This study seeks to understand the interaction of cortical bone strength and mass within individuals and across age-groups in male and female adults from a relatively active, long-lived nineteenth-century Euro-Canadian population.
Strength and relative cortical area are measured in paired femora (weight-bearing elements) and metacarpals (manipulative elements) from 139 adults (M = 82; F = 52). Sex and age patterns are tested using linear multiple regression and analysis of covariance. Intra-individual divergence between femora and metacarpals is quantified using the Pearson residual from regression of femur on metacarpal values. Association of residuals with age is tested with curve estimation, factorial analysis of variance and X(2) tests.
Strength is maintained but cortical mass declines with age. In females, the slope of cortical mass against age is steeper in the metacarpal than in the femur. However, the degree of divergence between femur and metacarpal within individuals does not increase clearly with age.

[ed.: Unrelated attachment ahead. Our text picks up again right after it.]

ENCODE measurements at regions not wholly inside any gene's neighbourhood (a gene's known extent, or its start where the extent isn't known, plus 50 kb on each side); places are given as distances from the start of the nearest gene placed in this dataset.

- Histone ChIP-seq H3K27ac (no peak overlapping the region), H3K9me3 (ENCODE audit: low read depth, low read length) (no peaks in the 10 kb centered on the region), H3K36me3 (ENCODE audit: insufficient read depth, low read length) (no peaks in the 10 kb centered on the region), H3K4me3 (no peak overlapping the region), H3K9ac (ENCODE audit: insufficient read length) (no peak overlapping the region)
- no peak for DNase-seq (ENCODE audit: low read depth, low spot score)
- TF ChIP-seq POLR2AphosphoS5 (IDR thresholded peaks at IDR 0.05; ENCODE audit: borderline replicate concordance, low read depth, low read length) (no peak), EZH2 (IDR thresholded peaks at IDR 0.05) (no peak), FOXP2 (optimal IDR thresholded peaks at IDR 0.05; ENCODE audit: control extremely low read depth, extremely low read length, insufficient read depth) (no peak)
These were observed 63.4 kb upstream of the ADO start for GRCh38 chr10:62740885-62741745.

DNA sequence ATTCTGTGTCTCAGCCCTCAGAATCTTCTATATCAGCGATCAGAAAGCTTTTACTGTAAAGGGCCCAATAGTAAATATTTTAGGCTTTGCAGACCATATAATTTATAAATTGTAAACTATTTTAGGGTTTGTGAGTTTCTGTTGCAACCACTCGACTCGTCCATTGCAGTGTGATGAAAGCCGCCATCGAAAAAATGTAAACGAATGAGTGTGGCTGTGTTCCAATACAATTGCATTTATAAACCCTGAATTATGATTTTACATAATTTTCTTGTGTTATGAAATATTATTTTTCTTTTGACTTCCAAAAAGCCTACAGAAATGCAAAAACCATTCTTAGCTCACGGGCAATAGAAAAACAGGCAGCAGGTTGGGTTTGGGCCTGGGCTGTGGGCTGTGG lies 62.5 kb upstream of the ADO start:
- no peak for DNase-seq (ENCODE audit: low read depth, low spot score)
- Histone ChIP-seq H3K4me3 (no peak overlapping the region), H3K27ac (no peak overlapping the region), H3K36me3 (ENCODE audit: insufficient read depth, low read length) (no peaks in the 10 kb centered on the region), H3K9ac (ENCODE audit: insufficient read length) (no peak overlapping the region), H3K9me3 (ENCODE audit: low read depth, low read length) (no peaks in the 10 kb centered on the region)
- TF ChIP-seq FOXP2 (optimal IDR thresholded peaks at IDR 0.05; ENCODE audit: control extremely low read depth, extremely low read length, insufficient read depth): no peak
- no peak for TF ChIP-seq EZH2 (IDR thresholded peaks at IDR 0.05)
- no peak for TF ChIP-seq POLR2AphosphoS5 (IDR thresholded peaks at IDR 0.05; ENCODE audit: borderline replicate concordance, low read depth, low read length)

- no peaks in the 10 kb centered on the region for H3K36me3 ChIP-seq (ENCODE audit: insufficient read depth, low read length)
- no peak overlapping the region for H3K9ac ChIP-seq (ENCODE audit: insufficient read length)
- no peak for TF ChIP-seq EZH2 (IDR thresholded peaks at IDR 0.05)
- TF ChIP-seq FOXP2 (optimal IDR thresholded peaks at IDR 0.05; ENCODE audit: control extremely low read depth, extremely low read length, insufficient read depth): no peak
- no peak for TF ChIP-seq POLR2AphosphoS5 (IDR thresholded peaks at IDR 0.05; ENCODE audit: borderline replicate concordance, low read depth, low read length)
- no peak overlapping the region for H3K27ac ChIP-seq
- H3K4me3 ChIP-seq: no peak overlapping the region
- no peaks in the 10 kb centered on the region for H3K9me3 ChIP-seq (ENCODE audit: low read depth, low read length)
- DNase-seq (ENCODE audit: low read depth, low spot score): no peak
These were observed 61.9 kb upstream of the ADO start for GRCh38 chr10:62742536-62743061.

Age change in bone strength is systemically controlled and homeostatic, but change in bone mass may vary with limb-specific mechanical environment, particularly in females. However, the distribution of within-individual divergence between femur and metacarpal values suggests that idiosyncratic factors, rather than age, have the strongest influence on intraskeletal divergence. Attempts to reconstruct skeletal ageing in past populations may benefit from an approach that models whole-bone integrity, rather than bone mass alone, and that represents age-related variation in both weight-bearing and nonweight-bearing sites.